Upon closer review, however, the studies presented by Cooper’s office did not justify the extreme use of mask mandates. The studies themselves at best were very uncertain over the effectiveness of masks at stopping the spread of COVID-19.
Indeed, the chart below shows that Cooper’s continued extension of mask mandates had no discernable impact slowing the spread of COVID.
Masking healthy people doesn’t make sense. Indeed, it could do more harm than good. Last summer, the World Health Organization informed us “At the present time, the widespread use of masks by healthy people in the community setting is not yet supported by high quality or direct scientific evidence, and there are potential benefits and harms to consider.”
Healthy, asymptomatic people pose very little risk to others, but masks pose risks to the wearers. These risks, according to the WHO, include self-contamination, headaches, breathing difficulties, and facial lesions.
Some other graphs from last year comparing states and European nations show that mask mandates didn’t help slow the spread.
Is it safe to send children back to school?
Children have never been at serious threat from COVID. We’ve known this for a long time.
Perhaps the largest study tracking COVID transmission in schools last year was conducted in North Carolina. The findings were summarized in a Nature magazine article in July 21.
The study found that school-related transmissions were but a fraction of what one would expect given the infection rates of the surrounding areas. “Given the rate of transmission in the community, ‘we would have expected to see about 900 cases’ in the schools, says Daniel Benjamin, a pediatrician at Duke Clinical Research Institute in Durham, North Carolina, and co-lead author on the study. But when the researchers conducted contact tracing to identify school-related transmissions, they identified only 32 cases.”
Moreover, according to a July 2021 New Yorker magazine article, the “risk of severe disease or hospitalization is about the same” between COVID and the seasonal flu. Twice as many U.S. children died of pneumonia than died of COVID over the past year.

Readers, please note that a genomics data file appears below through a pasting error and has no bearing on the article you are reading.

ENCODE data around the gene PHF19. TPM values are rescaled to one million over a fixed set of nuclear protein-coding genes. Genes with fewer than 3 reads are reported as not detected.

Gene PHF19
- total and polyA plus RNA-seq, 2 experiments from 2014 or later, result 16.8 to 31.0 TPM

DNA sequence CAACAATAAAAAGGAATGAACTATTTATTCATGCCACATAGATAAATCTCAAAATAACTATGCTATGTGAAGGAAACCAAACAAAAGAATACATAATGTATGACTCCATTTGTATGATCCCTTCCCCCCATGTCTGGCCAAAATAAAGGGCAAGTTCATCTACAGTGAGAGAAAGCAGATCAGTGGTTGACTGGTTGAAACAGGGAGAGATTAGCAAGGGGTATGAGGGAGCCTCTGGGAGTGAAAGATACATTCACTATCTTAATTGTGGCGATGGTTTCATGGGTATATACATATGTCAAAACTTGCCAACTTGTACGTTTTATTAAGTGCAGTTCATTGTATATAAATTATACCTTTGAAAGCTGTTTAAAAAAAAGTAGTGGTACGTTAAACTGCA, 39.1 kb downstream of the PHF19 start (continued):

One CDC study found the infection fatality rate for children aged 5-9 to be .001%, lower than that of the flu.
“All told, 600,000 Americans have lost their lives to COVID over the course of the pandemic; just 0.05 percent of those were under the age of 18, a population that represents more than 20 percent of the country’s population as a whole,” the article notes.
According to the article, “(I)n 2019, more than 2,000 American kids and teenagers died in car crashes,” nearly 6.5 times as many than died from COVID. Yet parents don’t hesitate to put their kids on school buses without seat belts driven by strangers with no hesitation to the risk.
And with more than 82% of North Carolina seniors now fully vaccinated, there is little cause for concern that children may pass along the virus to their more vulnerable older relatives.
Should schoolchildren be forced to wear masks in school?
As of Sept. 10, 109 of the state’s 115 school districts have approved mandatory mask wearing.
Given COVID’s extremely low risk to children, and the questionable – at best – efficacy of masks to prevent the spread of the virus, there seems to be little reason to mandate it.
Indeed, in a recent article in the Wall Street Journal co-written by Johns Hopkins doctor Marty Makaray and Tufts University chief of pediatric infectious disease H. Cody Meissner, the experts explored the question of “Do masks reduce Covid transmission in children?” Their answer? “Believe it or not, we could find only a single retrospective study on the question, and its results were inconclusive.”
Worse still, is the negative consequences and risks mask wearing imposes on children. Recent research from Florida found that after just one day of use on a child’s face, masks become contaminated with pathogens and bacteria that threaten the child’s health. Upon six parents sending their children’s masks to a lab after one day of use, the results found “that five masks were contaminated with bacteria, parasites, and fungi, including three with dangerous pathogenic and pneumonia-causing bacteria.”
Indeed, top German scientists recently found that wearing masks for an extended period of time “could result in potentially hazardous chemicals and harmful microplastics being inhaled deep into human lungs.”
As reported in an April article in Ecotextile News, the scientists determined that “mask wearers unwittingly run the risk of breathing in carcinogens, allergens and tiny synthetic microfibres by wearing both textile and nonwoven surgical masks for long periods of time.”
Given the virtual non-existent threat COVID poses to them, why would we want to force masks onto our children for extended periods of time?